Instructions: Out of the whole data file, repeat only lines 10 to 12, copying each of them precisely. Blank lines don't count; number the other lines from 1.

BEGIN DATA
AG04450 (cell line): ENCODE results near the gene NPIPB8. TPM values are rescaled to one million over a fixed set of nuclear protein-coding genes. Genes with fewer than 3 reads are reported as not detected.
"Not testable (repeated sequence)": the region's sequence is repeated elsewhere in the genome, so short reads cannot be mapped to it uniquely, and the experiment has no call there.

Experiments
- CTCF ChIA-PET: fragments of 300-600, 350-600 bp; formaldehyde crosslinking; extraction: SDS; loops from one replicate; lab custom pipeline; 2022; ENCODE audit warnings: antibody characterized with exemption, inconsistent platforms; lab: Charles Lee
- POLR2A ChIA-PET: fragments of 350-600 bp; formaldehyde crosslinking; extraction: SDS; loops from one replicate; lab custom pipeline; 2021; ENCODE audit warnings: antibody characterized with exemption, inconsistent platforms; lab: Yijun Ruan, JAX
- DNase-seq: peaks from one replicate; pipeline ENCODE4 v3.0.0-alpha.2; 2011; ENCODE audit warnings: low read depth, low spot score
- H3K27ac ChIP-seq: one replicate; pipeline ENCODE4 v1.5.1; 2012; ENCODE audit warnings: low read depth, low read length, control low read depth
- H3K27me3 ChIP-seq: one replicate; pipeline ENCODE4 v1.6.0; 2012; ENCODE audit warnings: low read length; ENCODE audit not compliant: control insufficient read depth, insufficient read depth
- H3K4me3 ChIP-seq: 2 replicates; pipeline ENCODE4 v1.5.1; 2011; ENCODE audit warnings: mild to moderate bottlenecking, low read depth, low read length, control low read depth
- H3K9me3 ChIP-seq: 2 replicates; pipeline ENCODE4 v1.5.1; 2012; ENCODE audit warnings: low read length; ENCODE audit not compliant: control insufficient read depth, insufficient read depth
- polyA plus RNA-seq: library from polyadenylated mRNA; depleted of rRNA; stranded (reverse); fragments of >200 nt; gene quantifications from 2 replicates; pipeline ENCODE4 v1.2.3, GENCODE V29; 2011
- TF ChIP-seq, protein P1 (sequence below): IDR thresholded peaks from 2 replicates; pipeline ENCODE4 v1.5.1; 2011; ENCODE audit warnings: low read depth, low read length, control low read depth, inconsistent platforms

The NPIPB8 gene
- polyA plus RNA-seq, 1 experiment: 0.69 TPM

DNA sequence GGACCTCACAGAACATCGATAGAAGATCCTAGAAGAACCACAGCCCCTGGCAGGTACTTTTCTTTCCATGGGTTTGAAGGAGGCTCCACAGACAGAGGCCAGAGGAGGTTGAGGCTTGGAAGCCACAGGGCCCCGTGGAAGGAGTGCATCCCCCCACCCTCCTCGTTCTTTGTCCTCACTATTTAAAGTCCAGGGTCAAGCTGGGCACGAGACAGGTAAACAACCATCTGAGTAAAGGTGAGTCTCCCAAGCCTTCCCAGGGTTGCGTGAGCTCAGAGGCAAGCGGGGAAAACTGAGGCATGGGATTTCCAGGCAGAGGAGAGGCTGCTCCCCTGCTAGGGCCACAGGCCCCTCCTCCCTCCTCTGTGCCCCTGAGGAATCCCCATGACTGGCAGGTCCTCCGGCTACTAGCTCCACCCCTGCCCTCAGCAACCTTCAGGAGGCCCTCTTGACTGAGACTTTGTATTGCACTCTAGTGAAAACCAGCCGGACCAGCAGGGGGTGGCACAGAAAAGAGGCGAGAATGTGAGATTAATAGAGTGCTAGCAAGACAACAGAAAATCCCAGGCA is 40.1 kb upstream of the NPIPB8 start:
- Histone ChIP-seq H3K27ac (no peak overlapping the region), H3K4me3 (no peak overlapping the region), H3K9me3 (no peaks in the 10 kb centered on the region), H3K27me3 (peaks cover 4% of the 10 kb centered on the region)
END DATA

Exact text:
- H3K9me3 ChIP-seq: 2 replicates; pipeline ENCODE4 v1.5.1; 2012; ENCODE audit warnings: low read length; ENCODE audit not compliant: control insufficient read depth, insufficient read depth
- polyA plus RNA-seq: library from polyadenylated mRNA; depleted of rRNA; stranded (reverse); fragments of >200 nt; gene quantifications from 2 replicates; pipeline ENCODE4 v1.2.3, GENCODE V29; 2011
- TF ChIP-seq, protein P1 (sequence below): IDR thresholded peaks from 2 replicates; pipeline ENCODE4 v1.5.1; 2011; ENCODE audit warnings: low read depth, low read length, control low read depth, inconsistent platforms